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MERS-CoV antibodies found in two people in eastern Kenya


MERS-Coronavirus_NIAD

Transmission electron micrograph of Middle East Respiratory Syndrome coronavirus, MERS-CoV (image credit: NIAID). MERS-CoV belongs to the coronavirus family. Human coronaviruses were first identified in the mid-1960s; MERS-CoV was first reported in 2012 in Saudi Arabia. Coronaviruses can also infect animals. Named for the crown-like spikes on their surface, coronaviruses are common in people, usually causing mild to moderate upper-respiratory tract illnesses. Two exceptions are the MERS-CoV and the SARS (Severe Acute Respiratory Syndrome)-CoV.

A new study published in the science journal Emerging Infectious Diseases reports that two individuals in Kenya have tested positive for the presence of antibodies to Middle East Respiratory Syndrome coronavirus (MERS-CoV). Neither person is ill or recalls having any symptoms associated with MERS.

There is no evidence of a public health threat and scientists concluded that the infections caused little or no clinical signs of illness. But they plan follow-up studies, as this is the first indication of a MERS-CoV infection that is not connected to primary infections in the Middle East.

The antibodies were discovered in serum samples taken as part of a broader household disease surveillance survey conducted in 2013 and 2014 in eastern Kenya in Garissa and Tana River counties. The two samples that tested positive for MERS-CoV antibodies were taken from a 26-year old woman and a 58-year old man in Tana River County.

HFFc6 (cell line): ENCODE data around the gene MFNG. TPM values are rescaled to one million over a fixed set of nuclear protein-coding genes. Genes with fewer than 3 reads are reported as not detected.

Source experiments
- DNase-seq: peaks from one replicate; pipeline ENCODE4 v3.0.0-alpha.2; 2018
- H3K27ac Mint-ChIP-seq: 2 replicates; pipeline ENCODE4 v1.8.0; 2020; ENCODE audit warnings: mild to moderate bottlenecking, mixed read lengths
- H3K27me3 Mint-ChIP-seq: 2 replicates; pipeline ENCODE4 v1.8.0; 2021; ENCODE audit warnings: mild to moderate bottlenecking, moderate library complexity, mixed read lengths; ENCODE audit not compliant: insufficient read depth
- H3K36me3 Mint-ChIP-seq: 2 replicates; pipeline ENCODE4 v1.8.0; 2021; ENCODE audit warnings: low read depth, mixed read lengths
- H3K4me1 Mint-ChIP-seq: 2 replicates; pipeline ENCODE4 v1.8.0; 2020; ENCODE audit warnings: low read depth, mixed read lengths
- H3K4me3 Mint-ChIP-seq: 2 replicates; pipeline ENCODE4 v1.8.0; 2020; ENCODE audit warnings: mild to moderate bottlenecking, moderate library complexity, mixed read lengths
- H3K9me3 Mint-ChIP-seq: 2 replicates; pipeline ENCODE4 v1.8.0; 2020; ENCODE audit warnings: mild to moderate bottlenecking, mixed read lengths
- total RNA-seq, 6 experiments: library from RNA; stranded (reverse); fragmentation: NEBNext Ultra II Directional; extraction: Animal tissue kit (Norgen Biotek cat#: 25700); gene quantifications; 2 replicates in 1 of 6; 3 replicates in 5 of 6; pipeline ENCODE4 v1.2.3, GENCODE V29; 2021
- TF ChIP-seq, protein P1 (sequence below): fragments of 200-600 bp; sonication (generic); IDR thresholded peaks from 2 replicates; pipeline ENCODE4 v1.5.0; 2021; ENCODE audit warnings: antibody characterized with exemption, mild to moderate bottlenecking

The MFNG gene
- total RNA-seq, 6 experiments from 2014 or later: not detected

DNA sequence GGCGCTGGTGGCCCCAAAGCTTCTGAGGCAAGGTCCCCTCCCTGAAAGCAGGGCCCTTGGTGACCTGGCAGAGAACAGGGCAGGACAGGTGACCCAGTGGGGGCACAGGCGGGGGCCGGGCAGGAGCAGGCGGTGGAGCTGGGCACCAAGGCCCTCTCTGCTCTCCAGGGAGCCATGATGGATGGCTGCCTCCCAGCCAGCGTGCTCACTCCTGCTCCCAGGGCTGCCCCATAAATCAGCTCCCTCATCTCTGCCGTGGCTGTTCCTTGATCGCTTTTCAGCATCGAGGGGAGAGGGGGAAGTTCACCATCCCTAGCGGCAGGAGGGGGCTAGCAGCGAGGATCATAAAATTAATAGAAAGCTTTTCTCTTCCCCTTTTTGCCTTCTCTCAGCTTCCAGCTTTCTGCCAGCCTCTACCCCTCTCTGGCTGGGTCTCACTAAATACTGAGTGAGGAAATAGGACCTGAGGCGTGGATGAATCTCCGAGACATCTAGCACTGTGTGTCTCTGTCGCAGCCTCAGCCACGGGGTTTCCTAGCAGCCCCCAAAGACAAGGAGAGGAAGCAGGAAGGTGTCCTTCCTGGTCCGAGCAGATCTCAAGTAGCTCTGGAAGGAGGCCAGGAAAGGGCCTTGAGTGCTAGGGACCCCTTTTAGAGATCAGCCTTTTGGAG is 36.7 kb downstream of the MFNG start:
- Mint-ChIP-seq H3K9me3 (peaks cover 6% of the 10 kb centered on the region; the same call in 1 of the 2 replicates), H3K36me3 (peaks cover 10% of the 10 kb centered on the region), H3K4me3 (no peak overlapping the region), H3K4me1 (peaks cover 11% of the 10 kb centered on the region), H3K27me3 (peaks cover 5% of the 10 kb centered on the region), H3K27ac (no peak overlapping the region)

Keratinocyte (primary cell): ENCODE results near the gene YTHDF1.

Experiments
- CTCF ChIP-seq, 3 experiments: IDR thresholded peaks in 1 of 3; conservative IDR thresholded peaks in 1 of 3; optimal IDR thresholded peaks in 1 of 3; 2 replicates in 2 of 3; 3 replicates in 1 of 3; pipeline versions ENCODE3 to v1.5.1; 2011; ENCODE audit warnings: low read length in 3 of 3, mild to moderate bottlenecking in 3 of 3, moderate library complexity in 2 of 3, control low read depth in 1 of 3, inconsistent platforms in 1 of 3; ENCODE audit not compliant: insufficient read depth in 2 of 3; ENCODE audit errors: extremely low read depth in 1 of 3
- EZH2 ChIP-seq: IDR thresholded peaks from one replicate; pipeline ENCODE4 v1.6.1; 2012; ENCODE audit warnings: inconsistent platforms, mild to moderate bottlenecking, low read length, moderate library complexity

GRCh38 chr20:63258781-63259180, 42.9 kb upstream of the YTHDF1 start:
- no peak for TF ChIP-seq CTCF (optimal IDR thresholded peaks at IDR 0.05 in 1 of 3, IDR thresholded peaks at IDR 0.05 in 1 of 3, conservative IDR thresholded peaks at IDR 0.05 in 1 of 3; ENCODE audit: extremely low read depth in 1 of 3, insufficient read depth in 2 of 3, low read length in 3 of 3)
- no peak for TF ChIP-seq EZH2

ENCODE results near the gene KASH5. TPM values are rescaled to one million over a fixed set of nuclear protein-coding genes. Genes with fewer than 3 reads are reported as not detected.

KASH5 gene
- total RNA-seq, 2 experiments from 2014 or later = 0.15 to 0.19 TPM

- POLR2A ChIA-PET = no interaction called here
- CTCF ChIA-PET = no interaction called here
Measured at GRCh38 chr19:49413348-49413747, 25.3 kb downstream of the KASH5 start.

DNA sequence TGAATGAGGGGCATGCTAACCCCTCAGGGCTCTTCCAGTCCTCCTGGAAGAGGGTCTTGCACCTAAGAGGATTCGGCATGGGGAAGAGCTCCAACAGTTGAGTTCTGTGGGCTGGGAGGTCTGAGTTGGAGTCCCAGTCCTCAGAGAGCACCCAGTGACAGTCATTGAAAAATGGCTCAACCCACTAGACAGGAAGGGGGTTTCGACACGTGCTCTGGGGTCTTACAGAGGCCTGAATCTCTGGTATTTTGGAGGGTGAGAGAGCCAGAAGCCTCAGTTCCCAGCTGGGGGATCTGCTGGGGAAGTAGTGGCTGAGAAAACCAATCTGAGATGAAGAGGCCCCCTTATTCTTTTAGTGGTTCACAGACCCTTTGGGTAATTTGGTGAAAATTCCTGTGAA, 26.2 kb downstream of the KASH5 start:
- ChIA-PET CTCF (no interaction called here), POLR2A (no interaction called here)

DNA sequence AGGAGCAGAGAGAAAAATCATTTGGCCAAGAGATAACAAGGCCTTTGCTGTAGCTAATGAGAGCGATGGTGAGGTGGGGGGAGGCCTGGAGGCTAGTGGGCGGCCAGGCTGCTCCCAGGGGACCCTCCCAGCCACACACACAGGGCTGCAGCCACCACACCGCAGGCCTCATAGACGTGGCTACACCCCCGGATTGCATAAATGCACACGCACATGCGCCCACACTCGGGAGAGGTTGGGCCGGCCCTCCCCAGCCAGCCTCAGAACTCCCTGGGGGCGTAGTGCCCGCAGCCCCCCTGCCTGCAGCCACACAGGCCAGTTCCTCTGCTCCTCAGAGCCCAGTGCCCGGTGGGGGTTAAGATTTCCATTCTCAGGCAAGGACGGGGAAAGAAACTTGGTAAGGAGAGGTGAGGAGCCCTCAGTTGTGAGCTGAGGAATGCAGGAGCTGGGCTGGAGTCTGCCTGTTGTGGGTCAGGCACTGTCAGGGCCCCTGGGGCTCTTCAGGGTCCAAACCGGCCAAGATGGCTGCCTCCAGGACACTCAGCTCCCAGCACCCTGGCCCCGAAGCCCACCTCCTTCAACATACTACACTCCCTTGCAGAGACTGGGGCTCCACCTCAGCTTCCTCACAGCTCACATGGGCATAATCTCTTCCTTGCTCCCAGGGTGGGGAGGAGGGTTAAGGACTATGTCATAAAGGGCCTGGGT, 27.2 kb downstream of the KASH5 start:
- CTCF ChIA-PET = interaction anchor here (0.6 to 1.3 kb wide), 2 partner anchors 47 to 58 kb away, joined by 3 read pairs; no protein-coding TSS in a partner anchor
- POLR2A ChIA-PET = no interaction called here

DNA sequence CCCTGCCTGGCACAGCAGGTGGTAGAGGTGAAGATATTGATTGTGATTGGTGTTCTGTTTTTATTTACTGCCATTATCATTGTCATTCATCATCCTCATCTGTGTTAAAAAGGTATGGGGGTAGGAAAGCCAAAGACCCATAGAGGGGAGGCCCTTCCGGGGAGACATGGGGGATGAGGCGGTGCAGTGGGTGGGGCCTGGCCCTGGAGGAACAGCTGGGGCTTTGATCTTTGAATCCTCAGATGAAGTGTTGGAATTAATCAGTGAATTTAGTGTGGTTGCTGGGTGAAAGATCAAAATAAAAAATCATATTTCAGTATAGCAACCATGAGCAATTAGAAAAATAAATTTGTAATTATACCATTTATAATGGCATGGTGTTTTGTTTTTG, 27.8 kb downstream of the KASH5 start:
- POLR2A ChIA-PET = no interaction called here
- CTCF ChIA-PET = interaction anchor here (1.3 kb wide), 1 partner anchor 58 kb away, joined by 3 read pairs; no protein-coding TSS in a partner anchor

The authors of the study include scientists from the Nairobi-based International Livestock Research Institute (ILRI), the Kenya Ministry of Health, the University of Bonn Medical Center.

About MERS
MERS-CoV is a virus that, for some individuals, causes severe acute respiratory illness that can be fatal. Most of the known infections and deaths from the disease have occurred in Saudi Arabia and all previous infections and deaths from the disease have been linked to the Middle East.

While most of the human cases have involved human-to-human transmission in hospital settings, dromedary camels—the single-humped camel that is common in the Middle East and the Horn of Africa—are considered a major reservoir for the disease.